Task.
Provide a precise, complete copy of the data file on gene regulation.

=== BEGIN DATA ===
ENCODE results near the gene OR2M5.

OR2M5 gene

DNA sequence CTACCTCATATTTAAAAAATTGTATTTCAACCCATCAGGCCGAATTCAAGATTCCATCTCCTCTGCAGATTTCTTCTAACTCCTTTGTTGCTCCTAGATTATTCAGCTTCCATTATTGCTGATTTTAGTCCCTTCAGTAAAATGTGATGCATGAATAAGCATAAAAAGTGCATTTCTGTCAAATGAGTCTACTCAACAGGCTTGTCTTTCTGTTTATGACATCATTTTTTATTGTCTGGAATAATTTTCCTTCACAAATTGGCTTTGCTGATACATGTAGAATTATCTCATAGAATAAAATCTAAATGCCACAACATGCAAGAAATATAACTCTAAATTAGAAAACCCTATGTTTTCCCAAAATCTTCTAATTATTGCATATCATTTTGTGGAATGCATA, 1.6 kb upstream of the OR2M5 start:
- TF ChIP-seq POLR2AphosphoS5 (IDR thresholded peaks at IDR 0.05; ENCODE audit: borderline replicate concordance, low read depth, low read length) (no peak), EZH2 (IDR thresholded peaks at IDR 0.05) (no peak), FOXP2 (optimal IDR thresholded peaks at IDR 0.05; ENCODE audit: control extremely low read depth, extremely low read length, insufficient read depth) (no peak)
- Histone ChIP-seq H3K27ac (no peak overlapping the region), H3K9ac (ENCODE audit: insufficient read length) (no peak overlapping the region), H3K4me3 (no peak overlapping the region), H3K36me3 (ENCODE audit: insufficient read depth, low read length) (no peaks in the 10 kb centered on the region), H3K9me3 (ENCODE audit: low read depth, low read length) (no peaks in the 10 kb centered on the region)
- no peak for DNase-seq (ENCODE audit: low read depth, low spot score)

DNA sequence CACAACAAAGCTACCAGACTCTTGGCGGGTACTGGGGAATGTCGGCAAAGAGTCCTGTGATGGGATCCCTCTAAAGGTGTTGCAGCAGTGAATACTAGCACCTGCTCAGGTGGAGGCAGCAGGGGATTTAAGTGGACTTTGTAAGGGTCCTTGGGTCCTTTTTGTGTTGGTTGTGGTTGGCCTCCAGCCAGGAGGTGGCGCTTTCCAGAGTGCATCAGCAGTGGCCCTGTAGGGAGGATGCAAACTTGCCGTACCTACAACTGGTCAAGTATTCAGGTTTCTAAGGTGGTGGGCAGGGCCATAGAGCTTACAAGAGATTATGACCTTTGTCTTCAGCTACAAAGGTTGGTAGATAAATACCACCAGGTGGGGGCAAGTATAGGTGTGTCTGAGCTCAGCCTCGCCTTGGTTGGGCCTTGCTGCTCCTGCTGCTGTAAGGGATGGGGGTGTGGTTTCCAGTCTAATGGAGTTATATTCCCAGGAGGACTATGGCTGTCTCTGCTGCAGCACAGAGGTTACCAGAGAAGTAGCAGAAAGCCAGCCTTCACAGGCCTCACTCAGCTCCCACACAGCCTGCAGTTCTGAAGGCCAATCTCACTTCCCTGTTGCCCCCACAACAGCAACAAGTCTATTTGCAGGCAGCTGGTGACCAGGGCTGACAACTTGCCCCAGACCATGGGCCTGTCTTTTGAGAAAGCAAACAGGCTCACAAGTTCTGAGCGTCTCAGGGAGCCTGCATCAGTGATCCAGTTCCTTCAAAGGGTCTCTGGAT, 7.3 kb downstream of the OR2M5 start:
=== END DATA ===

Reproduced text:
ENCODE results near the gene OR2M5.

OR2M5 gene

DNA sequence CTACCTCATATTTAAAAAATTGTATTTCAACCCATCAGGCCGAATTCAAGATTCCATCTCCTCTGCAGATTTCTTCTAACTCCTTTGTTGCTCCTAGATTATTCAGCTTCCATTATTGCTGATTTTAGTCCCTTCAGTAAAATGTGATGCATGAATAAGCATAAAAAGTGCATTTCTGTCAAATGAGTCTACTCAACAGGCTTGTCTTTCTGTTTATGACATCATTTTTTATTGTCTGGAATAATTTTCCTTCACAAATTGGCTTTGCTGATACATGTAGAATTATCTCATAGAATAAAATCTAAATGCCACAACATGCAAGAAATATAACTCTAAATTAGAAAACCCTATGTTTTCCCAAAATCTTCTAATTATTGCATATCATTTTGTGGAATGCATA, 1.6 kb upstream of the OR2M5 start:
- TF ChIP-seq POLR2AphosphoS5 (IDR thresholded peaks at IDR 0.05; ENCODE audit: borderline replicate concordance, low read depth, low read length) (no peak), EZH2 (IDR thresholded peaks at IDR 0.05) (no peak), FOXP2 (optimal IDR thresholded peaks at IDR 0.05; ENCODE audit: control extremely low read depth, extremely low read length, insufficient read depth) (no peak)
- Histone ChIP-seq H3K27ac (no peak overlapping the region), H3K9ac (ENCODE audit: insufficient read length) (no peak overlapping the region), H3K4me3 (no peak overlapping the region), H3K36me3 (ENCODE audit: insufficient read depth, low read length) (no peaks in the 10 kb centered on the region), H3K9me3 (ENCODE audit: low read depth, low read length) (no peaks in the 10 kb centered on the region)
- no peak for DNase-seq (ENCODE audit: low read depth, low spot score)

DNA sequence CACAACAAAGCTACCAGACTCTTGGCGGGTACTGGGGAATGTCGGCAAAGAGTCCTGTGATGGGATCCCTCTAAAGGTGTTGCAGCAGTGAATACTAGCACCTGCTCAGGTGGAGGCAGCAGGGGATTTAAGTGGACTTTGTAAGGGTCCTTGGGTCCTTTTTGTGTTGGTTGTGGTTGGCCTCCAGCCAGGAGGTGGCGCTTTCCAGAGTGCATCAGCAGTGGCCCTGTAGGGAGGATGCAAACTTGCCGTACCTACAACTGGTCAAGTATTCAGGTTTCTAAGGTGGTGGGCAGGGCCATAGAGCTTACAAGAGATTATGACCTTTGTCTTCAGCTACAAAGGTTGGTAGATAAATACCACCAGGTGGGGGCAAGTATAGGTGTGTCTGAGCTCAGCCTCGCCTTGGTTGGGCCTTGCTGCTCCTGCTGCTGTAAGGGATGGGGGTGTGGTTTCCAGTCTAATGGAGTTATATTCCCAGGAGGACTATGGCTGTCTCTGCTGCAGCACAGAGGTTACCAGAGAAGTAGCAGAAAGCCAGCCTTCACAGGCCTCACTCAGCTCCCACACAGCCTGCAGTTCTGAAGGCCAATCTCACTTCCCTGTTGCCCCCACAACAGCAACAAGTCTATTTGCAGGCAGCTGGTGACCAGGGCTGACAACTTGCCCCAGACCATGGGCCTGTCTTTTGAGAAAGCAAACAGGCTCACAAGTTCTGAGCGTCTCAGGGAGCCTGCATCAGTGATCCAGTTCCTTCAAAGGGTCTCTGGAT, 7.3 kb downstream of the OR2M5 start: